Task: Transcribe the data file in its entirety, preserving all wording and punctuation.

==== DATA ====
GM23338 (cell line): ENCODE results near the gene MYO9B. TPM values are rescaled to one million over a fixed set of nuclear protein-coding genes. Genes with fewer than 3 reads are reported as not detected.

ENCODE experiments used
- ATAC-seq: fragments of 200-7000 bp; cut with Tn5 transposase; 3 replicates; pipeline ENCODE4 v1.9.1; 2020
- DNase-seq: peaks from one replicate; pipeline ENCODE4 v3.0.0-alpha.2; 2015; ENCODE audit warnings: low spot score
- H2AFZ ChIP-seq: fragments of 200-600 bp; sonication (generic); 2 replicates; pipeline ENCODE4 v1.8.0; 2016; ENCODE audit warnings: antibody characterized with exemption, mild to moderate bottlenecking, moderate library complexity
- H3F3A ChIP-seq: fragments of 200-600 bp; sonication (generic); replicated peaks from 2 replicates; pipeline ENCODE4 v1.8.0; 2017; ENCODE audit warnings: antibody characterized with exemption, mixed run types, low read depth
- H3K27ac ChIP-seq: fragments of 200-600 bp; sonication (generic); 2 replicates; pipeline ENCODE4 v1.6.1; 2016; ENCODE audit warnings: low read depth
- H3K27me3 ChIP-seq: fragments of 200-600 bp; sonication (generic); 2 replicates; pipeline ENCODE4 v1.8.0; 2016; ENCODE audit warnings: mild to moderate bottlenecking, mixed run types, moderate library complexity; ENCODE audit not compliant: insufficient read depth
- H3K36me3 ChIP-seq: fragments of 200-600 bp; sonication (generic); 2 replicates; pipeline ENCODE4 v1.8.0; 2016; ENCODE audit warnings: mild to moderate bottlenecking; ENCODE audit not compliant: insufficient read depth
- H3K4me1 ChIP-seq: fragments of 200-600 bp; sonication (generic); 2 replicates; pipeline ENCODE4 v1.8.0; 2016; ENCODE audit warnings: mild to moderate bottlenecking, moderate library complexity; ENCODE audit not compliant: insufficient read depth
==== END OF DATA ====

GM23338 (cell line): ENCODE results near the gene MYO9B. TPM values are rescaled to one million over a fixed set of nuclear protein-coding genes. Genes with fewer than 3 reads are reported as not detected.

ENCODE experiments used
- ATAC-seq: fragments of 200-7000 bp; cut with Tn5 transposase; 3 replicates; pipeline ENCODE4 v1.9.1; 2020
- DNase-seq: peaks from one replicate; pipeline ENCODE4 v3.0.0-alpha.2; 2015; ENCODE audit warnings: low spot score
- H2AFZ ChIP-seq: fragments of 200-600 bp; sonication (generic); 2 replicates; pipeline ENCODE4 v1.8.0; 2016; ENCODE audit warnings: antibody characterized with exemption, mild to moderate bottlenecking, moderate library complexity
- H3F3A ChIP-seq: fragments of 200-600 bp; sonication (generic); replicated peaks from 2 replicates; pipeline ENCODE4 v1.8.0; 2017; ENCODE audit warnings: antibody characterized with exemption, mixed run types, low read depth
- H3K27ac ChIP-seq: fragments of 200-600 bp; sonication (generic); 2 replicates; pipeline ENCODE4 v1.6.1; 2016; ENCODE audit warnings: low read depth
- H3K27me3 ChIP-seq: fragments of 200-600 bp; sonication (generic); 2 replicates; pipeline ENCODE4 v1.8.0; 2016; ENCODE audit warnings: mild to moderate bottlenecking, mixed run types, moderate library complexity; ENCODE audit not compliant: insufficient read depth
- H3K36me3 ChIP-seq: fragments of 200-600 bp; sonication (generic); 2 replicates; pipeline ENCODE4 v1.8.0; 2016; ENCODE audit warnings: mild to moderate bottlenecking; ENCODE audit not compliant: insufficient read depth
- H3K4me1 ChIP-seq: fragments of 200-600 bp; sonication (generic); 2 replicates; pipeline ENCODE4 v1.8.0; 2016; ENCODE audit warnings: mild to moderate bottlenecking, moderate library complexity; ENCODE audit not compliant: insufficient read depth